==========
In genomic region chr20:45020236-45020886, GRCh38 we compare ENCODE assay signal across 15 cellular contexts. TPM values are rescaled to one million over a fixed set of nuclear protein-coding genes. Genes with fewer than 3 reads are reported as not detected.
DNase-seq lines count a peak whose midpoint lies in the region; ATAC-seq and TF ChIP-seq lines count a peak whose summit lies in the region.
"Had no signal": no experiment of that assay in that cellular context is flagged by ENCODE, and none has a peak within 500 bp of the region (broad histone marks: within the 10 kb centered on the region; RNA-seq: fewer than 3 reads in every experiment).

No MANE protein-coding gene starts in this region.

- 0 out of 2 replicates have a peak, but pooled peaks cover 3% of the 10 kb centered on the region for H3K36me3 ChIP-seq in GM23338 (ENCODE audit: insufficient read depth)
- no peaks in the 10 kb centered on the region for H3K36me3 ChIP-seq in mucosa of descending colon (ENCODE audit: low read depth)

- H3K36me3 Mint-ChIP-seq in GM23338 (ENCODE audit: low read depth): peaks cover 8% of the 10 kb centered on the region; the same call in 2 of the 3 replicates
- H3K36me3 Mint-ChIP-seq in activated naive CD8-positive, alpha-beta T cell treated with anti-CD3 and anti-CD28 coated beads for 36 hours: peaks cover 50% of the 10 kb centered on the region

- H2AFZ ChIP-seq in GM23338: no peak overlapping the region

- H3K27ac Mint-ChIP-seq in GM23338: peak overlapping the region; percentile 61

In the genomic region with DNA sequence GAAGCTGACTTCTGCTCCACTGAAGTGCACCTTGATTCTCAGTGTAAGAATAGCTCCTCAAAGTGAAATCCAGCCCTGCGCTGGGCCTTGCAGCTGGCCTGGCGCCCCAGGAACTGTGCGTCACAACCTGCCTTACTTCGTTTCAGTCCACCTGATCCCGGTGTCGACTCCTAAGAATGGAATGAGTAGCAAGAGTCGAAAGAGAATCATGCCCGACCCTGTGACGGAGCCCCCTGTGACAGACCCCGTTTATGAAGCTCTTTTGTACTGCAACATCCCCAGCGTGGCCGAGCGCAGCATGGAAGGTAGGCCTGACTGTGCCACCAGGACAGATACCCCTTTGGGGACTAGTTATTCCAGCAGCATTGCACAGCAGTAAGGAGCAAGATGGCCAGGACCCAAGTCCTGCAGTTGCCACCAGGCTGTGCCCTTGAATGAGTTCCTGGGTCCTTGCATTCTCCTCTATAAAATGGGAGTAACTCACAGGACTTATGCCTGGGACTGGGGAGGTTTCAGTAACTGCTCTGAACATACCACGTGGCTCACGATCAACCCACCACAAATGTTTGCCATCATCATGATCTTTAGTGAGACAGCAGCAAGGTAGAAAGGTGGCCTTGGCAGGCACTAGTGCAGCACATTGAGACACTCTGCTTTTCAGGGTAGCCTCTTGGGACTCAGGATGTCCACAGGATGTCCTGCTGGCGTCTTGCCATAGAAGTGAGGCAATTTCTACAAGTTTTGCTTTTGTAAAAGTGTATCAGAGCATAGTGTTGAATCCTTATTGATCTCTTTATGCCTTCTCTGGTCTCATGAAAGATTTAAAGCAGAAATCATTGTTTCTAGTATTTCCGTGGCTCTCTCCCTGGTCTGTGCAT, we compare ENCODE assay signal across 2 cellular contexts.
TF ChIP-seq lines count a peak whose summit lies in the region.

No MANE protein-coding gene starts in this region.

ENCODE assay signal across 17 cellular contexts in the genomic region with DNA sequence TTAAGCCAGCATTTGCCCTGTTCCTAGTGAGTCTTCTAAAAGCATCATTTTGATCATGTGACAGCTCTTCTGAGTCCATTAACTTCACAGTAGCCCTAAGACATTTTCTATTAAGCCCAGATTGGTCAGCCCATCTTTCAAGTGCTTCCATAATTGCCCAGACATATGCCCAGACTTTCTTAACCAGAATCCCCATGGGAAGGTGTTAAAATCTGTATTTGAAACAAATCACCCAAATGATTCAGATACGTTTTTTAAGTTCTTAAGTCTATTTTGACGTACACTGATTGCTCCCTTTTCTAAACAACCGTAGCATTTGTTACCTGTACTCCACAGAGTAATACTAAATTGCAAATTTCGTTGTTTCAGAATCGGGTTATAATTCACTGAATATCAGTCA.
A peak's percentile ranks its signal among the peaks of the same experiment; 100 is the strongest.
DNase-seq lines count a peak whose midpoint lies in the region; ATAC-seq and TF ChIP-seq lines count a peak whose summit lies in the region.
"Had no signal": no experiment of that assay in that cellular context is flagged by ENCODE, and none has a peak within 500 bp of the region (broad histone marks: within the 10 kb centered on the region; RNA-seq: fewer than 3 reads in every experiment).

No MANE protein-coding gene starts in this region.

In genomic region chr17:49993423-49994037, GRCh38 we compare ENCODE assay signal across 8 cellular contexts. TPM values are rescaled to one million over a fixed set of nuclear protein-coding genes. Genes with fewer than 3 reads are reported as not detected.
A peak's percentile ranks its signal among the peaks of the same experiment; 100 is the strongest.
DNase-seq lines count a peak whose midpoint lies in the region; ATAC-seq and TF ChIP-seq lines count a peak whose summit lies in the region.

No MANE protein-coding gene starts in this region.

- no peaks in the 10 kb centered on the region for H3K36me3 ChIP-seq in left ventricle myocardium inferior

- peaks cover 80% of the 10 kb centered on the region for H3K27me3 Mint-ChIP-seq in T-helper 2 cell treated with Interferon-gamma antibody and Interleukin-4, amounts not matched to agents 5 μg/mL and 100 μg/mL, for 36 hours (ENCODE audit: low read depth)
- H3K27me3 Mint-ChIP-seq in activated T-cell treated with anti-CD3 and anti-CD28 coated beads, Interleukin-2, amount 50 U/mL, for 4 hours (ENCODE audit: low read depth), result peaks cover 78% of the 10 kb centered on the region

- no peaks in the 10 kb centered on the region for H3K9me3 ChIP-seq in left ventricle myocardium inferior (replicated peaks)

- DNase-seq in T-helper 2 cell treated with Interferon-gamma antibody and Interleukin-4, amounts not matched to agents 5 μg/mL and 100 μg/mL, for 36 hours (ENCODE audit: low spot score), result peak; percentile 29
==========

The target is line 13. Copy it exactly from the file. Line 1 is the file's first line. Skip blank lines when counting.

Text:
No MANE protein-coding gene starts in this region.